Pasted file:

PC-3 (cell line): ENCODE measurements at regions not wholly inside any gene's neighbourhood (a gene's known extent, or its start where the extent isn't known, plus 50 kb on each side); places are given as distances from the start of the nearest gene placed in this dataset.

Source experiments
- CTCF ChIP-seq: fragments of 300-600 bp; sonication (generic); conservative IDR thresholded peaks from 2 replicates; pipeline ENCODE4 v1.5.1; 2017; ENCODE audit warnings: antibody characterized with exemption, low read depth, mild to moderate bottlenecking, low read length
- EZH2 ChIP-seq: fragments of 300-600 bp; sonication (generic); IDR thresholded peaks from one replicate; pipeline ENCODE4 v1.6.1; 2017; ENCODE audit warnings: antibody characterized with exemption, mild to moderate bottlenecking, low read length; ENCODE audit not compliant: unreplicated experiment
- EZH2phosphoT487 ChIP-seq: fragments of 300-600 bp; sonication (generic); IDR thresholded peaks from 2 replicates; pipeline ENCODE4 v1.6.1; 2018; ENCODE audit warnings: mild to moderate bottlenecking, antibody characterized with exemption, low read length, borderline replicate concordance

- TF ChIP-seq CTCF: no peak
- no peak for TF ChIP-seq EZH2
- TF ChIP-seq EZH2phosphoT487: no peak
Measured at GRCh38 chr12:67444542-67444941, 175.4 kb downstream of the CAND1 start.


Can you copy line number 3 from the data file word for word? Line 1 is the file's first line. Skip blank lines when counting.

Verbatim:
- CTCF ChIP-seq: fragments of 300-600 bp; sonication (generic); conservative IDR thresholded peaks from 2 replicates; pipeline ENCODE4 v1.5.1; 2017; ENCODE audit warnings: antibody characterized with exemption, low read depth, mild to moderate bottlenecking, low read length